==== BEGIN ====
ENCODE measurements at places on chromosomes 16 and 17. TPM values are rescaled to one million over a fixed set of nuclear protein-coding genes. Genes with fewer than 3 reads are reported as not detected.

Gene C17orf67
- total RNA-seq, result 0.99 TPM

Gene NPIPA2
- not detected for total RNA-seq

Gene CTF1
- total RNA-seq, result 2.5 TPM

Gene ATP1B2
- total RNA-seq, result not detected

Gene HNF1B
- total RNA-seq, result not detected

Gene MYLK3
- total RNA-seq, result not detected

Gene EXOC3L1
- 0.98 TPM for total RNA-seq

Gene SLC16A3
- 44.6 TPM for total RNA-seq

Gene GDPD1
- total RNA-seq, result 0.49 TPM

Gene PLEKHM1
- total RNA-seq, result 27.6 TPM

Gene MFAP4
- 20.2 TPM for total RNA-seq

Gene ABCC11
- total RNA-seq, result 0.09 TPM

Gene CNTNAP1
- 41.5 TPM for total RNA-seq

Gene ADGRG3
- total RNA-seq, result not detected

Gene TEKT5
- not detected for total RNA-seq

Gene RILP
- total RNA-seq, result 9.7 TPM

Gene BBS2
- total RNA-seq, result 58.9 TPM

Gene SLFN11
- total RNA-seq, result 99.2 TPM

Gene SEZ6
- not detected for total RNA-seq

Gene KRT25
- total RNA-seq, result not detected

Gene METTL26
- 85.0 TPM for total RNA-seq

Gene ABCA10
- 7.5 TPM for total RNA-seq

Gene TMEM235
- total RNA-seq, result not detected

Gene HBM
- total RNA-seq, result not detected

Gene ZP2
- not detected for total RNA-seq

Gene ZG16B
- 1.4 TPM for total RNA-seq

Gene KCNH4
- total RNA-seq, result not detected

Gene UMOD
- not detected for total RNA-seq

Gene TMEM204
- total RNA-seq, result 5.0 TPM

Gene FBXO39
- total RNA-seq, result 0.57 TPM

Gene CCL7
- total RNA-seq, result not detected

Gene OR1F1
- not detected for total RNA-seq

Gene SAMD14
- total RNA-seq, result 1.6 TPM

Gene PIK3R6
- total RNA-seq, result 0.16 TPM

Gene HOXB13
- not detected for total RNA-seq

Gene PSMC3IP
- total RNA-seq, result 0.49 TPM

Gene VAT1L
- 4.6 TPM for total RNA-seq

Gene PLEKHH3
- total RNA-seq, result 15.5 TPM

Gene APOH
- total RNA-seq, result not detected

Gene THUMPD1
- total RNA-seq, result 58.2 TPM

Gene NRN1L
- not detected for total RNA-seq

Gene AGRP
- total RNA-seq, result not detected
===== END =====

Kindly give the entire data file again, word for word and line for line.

ENCODE measurements at places on chromosomes 16 and 17. TPM values are rescaled to one million over a fixed set of nuclear protein-coding genes. Genes with fewer than 3 reads are reported as not detected.

Gene C17orf67
- total RNA-seq, result 0.99 TPM

Gene NPIPA2
- not detected for total RNA-seq

Gene CTF1
- total RNA-seq, result 2.5 TPM

Gene ATP1B2
- total RNA-seq, result not detected

Gene HNF1B
- total RNA-seq, result not detected

Gene MYLK3
- total RNA-seq, result not detected

Gene EXOC3L1
- 0.98 TPM for total RNA-seq

Gene SLC16A3
- 44.6 TPM for total RNA-seq

Gene GDPD1
- total RNA-seq, result 0.49 TPM

Gene PLEKHM1
- total RNA-seq, result 27.6 TPM

Gene MFAP4
- 20.2 TPM for total RNA-seq

Gene ABCC11
- total RNA-seq, result 0.09 TPM

Gene CNTNAP1
- 41.5 TPM for total RNA-seq

Gene ADGRG3
- total RNA-seq, result not detected

Gene TEKT5
- not detected for total RNA-seq

Gene RILP
- total RNA-seq, result 9.7 TPM

Gene BBS2
- total RNA-seq, result 58.9 TPM

Gene SLFN11
- total RNA-seq, result 99.2 TPM

Gene SEZ6
- not detected for total RNA-seq

Gene KRT25
- total RNA-seq, result not detected

Gene METTL26
- 85.0 TPM for total RNA-seq

Gene ABCA10
- 7.5 TPM for total RNA-seq

Gene TMEM235
- total RNA-seq, result not detected

Gene HBM
- total RNA-seq, result not detected

Gene ZP2
- not detected for total RNA-seq

Gene ZG16B
- 1.4 TPM for total RNA-seq

Gene KCNH4
- total RNA-seq, result not detected

Gene UMOD
- not detected for total RNA-seq

Gene TMEM204
- total RNA-seq, result 5.0 TPM

Gene FBXO39
- total RNA-seq, result 0.57 TPM

Gene CCL7
- total RNA-seq, result not detected

Gene OR1F1
- not detected for total RNA-seq

Gene SAMD14
- total RNA-seq, result 1.6 TPM

Gene PIK3R6
- total RNA-seq, result 0.16 TPM

Gene HOXB13
- not detected for total RNA-seq

Gene PSMC3IP
- total RNA-seq, result 0.49 TPM

Gene VAT1L
- 4.6 TPM for total RNA-seq

Gene PLEKHH3
- total RNA-seq, result 15.5 TPM

Gene APOH
- total RNA-seq, result not detected

Gene THUMPD1
- total RNA-seq, result 58.2 TPM

Gene NRN1L
- not detected for total RNA-seq

Gene AGRP
- total RNA-seq, result not detected